This Unknown Troper has always loved William Shakespeare's Twelfth Night, more for familiarity's sake than anything else, but always found the romance between Viola and the Duke Orsino to be a little... mm, lackluster, overly convenient, it seems to pale beside the romance between Viola and Olivia. And yet, while I was in the middle of writing about Twelfth Night for an essay test, it occurred to me that Orsino starts off the play as a real Emo Teen with this over-idealized idea about love, and what Viola does — plucky, brave, outspoken Viola — is she shows him that love doesn't have to be this train of sighs and pun-making — it's about friendship and confidence and being happy with someone else, and doing things for the person you love. And suddenly it all fit. And I had a great essay. — Vifetoile, proud Twelfth Night fangirl
When I watched this , it was strange to me that Sebastian can defeat not only Andrew , but also Toby so easily - Toby does seem as somebody practical and actually should be a good fighter. But then it occured to me: he had more experience with brawls than with regular fencing fight, he was drunk, and most importantly, he still assumed "Cesario" was a coward - he completely underestimated Sebastian, otherwise he wouldn't get involved into fight at all! — SS 13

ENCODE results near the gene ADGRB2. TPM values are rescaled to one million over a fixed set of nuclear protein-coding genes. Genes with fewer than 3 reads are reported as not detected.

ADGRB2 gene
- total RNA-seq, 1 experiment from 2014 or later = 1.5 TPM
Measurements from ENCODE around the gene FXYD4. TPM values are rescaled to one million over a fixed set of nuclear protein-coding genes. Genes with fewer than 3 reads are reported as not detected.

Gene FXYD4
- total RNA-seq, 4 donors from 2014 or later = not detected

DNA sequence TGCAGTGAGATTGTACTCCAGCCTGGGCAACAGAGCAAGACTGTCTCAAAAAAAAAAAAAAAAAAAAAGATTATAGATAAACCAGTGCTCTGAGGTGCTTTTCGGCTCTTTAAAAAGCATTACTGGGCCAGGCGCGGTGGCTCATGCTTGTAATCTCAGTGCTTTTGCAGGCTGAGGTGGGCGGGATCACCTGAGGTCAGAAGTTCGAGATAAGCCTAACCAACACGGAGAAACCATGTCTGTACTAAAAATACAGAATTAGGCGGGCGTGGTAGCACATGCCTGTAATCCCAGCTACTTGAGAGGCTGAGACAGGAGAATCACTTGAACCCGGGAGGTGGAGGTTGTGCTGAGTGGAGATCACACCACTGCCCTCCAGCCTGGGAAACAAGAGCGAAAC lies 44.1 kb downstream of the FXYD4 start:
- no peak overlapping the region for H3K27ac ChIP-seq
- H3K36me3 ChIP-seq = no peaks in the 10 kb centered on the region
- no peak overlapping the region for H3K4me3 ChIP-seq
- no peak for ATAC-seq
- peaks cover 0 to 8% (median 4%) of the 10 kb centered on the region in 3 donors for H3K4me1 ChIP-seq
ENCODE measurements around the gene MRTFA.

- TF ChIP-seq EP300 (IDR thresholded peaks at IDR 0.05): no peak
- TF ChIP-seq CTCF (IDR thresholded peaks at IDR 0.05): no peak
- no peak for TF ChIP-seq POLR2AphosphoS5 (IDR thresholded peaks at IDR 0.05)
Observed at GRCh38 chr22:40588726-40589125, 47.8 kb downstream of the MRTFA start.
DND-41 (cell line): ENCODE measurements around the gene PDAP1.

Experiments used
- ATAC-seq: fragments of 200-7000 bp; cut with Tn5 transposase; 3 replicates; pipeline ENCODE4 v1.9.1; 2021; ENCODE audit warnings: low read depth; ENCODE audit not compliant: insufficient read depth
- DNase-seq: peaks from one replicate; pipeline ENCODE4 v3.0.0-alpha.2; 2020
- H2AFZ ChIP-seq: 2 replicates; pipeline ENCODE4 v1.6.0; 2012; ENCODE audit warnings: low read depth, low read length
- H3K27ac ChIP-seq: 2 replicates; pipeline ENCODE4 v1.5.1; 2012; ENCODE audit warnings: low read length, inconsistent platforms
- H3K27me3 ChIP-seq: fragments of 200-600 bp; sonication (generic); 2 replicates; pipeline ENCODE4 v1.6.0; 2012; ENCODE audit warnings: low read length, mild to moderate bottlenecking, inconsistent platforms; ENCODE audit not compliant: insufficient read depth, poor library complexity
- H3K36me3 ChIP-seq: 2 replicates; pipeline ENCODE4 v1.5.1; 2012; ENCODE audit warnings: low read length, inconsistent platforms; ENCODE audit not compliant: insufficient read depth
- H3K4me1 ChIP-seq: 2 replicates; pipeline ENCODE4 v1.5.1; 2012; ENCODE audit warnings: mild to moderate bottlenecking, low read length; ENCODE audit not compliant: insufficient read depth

In the original text and in the productions when Viola joins Orsino's court not just masquerading as a boy but as 'an eunuch' - wouldn't Olivia have noticed Sebastian was pretty much *ahem*, intact?
Cesario is described to Olivia as a boy, and not a eunuch. And it's up to interpretation just what the two of them get up to in between meeting and marrying. It could have just been a lot of kissing and a tour of the grounds.
Another Olivia-and-Sebastian plot hole: how did they get married without the subject of Sebastian/Cesario's name coming up?